See the pic below of the bat lever and its action that cuts power to the bat relay. If the switch is bent to far from the bat lever the bat operation might not trigger the EOS switch properly.

    Bat EOS Switch (resized).JPG

    1 week later
    #59 2 years ago

    I keep having to go away for work so getting the running man and the light box completed has been neglected. Thank goodness for before pictures, memory will not cut it. I like to spruce up the ‘players’ diamond and outfield. Time takes a toll on this part so a spruce up is always a nice touch.
    1 Original running man (resized).jpg Typical ‘Players’ Diamond before restoration, you can clearly see the fade.

    First job is to repaint the bottom with some grey paint. I usually get the little paint pot samples from Lowes as the need to repaint the back of play-fields happens no more than twice a year.
    2 Running man field underside (resized).JPG Underside

    It’s now time now to paint the new ‘green spring’ grass color replacing the old summer water parched 60 year old grass. Painting is straightforward using frisket and an exacto blade to prepare for painting or to make homemade stencils. Once the underside paint first step is dry the first step is to lightly sand the old paint to give the new paint some tooth. Follow by frisketing the area to be painted and with an exacto blade carefully cut on the paint lines the areas for painting. Wait to next day and frisket again the top and carefully cut around the ‘dirt’ diamond area. The following day frisket and repaint new white lines over the diamond etc. Straight after I spray auto clear to make it all pop.

    This time however, I had the dreaded auto clear orange peel result, I did not expect that. I know I caused the issue, either I wiped the surface down with a contaminated painters rag when I used naphtha to remove the frisket glue. I had been waxing and polishing some parts so I may not have used a clean rag. Any way it is fixable with an eye drop and more clear. Just takes time.
    3 Clear eyedrops fix (resized).JPG Orange peel – step 1 fix with clear from an eye dropper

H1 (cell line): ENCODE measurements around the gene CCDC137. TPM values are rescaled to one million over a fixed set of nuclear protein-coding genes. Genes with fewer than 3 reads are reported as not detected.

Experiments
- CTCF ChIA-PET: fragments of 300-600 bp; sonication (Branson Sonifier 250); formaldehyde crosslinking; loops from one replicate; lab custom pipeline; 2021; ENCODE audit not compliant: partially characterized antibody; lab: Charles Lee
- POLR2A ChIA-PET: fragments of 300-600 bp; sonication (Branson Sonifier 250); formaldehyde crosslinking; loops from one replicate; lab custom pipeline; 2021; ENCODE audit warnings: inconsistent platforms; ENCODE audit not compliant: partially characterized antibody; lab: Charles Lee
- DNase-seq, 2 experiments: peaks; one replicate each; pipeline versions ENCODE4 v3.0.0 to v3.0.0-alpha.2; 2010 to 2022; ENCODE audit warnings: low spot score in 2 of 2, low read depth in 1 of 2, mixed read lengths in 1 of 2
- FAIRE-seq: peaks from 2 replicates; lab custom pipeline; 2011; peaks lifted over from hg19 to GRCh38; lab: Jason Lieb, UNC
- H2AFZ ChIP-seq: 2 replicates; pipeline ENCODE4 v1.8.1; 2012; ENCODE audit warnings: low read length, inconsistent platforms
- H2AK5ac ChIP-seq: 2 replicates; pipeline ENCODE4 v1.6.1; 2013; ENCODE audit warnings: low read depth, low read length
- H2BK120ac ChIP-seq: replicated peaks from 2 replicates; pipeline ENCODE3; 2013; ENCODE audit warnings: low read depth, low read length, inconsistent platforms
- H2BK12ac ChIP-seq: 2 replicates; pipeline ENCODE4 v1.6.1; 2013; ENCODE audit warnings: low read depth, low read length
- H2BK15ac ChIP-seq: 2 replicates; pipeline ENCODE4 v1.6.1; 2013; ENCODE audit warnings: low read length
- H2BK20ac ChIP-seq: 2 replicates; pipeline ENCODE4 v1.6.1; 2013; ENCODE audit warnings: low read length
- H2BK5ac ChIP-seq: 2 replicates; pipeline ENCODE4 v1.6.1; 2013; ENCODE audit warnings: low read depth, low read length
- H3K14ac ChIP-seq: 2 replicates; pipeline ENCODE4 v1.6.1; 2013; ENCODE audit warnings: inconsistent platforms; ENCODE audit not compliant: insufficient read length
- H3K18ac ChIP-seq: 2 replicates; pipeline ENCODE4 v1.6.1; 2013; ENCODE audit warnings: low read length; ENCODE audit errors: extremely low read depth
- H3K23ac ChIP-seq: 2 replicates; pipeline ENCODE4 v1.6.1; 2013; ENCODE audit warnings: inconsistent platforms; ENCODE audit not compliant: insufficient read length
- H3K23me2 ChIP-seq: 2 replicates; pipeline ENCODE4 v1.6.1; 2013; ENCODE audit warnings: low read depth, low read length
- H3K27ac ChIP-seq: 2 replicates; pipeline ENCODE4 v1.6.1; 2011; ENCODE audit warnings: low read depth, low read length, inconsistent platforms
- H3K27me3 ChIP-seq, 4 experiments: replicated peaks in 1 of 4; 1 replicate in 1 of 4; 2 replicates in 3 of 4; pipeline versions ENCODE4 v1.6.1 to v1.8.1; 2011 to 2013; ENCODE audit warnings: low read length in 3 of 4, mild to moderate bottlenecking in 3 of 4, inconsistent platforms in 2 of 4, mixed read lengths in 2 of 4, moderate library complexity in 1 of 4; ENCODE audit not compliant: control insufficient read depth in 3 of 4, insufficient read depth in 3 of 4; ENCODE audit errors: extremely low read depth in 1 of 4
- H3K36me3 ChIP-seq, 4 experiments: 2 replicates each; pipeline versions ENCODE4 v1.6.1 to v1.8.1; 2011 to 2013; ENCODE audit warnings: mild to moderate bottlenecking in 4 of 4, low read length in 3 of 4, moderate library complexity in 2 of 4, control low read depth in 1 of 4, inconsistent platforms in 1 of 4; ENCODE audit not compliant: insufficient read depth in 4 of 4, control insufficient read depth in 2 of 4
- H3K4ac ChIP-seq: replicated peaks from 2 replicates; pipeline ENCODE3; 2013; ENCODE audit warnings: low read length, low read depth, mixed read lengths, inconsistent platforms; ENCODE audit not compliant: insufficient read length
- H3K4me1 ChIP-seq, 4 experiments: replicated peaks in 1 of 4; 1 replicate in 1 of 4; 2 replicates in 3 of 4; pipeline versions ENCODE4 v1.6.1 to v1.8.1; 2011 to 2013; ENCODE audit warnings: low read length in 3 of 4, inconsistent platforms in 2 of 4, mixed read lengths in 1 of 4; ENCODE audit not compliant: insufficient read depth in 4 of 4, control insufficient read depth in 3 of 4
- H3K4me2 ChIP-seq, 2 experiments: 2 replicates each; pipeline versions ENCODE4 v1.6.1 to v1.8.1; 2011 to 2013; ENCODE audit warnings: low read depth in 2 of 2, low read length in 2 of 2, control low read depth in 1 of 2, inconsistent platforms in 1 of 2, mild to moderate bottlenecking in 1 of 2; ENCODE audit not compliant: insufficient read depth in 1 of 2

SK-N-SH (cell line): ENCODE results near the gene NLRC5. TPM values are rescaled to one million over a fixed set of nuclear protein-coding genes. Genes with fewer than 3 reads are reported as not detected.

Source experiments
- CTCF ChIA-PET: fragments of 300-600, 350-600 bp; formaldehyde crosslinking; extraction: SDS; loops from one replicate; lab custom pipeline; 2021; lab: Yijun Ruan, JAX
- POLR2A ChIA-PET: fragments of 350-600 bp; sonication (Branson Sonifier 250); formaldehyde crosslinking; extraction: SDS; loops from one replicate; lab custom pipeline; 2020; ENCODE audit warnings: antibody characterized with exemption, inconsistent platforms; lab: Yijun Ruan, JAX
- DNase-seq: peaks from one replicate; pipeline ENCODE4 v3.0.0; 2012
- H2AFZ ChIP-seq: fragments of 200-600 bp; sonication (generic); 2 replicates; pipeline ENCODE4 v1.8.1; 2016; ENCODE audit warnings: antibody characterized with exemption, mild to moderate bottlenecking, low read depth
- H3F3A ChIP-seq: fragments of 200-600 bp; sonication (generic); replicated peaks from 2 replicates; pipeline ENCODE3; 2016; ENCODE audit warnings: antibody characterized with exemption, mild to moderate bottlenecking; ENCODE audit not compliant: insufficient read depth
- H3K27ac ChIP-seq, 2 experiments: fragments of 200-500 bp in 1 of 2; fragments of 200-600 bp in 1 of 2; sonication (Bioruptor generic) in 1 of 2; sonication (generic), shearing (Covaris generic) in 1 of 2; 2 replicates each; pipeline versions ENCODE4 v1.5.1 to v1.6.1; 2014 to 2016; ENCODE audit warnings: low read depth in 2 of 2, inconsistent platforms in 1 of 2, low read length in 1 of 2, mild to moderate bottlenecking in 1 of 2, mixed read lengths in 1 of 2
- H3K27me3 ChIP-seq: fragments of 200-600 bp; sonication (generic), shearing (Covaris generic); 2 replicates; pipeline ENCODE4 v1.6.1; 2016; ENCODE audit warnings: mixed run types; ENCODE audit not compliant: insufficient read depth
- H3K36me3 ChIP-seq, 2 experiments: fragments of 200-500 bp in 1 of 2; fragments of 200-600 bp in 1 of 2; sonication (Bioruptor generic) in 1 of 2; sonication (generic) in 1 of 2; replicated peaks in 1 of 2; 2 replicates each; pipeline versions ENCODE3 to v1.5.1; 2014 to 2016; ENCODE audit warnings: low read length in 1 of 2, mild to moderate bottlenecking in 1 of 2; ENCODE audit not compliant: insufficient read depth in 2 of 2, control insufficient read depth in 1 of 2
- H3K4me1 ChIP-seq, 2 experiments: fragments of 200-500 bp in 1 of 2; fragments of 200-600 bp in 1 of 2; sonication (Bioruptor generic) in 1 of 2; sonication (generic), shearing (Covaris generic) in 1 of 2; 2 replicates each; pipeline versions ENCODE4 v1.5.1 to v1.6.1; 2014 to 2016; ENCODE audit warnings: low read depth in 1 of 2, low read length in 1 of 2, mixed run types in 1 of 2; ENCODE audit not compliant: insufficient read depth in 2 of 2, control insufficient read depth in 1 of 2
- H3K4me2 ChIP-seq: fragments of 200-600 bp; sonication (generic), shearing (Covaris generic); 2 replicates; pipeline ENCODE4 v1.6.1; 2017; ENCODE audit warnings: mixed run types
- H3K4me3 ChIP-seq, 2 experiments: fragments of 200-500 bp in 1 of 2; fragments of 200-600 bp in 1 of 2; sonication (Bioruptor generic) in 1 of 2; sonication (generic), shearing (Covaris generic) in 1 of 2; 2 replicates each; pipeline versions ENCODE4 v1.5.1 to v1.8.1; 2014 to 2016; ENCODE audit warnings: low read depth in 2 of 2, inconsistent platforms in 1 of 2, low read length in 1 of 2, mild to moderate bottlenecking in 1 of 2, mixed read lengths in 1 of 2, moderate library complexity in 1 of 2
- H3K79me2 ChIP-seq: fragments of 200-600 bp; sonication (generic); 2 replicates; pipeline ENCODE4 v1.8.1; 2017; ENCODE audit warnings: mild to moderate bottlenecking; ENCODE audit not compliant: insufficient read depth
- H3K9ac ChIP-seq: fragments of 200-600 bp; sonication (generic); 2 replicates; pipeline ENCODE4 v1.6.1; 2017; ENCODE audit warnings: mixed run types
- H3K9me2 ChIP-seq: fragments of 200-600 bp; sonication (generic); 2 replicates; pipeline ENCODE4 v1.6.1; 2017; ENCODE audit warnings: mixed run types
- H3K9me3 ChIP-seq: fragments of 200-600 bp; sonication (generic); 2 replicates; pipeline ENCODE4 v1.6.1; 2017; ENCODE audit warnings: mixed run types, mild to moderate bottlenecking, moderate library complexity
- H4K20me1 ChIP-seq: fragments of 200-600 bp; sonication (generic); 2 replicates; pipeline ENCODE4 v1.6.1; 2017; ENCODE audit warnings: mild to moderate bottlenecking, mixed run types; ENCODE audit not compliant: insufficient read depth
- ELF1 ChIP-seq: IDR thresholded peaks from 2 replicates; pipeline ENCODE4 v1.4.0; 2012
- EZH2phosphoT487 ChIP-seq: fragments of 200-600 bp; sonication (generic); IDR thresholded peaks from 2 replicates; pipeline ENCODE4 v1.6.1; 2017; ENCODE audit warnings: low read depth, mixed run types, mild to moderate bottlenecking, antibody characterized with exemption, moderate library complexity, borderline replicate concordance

I had added a heavy coat, so once the clear was eye dropped into all the areas we can sand with a 220 grit paper and in ten minutes the surface was ready for re-clearing. This time I sanded the following week with 800 grit, up to 2000 grit (15 minutes) and polished with Maguire’s Swirl Remover and Bobs your uncle.
    4 Finished RM Playfield (resized).JPG Finished.

    I have reassembled the running man and replaced the player caricatures and runners. If anyone wants to replace their men or spruce them up I am linking you to an earlier post where we had to remake the men. Scroll to post #71. https://pinside.com/pinball/forum/topic/williams-1963-major-league-restoration/page/2

    The cardboard background in unique on this game. It is taller than other games and usually needs replacing due to tears and splits. I have added the original background back to the game but it’s very brittle. I have made scans and will fix the artwork and will have it remade. If anyone is interested in new copies of the crowd backdrop, sides and the 2 player banner let me know.
    I use vinegar or something as gentle to get the dirt off. Just be slow and it all gets clean without damaging the surface.
    5 SHORT STOP MARQUE Picture (resized).jpg Crowd Marque

    6 Banner Sign cropped (resized).JPG Player Sign

    I reinstalled the completed running man with the other restored components. Its starting to look like progress is being made.
    7 Running Man fitted. (resized).JPG The last thing for this phase is replacing the perspex curved window. The original is 1/8” thick and needs driving into the slot. It did so but although I cleaned it well its 60 years old and detracts from the rest of the game. I looked around and found a PETG subsitute that will be brilliantly clear and only half as thick.
    8 New Clear window (resized).JPG Old window being used as a pattern for the new PETG material (still with its protective covers). Ready for cutting.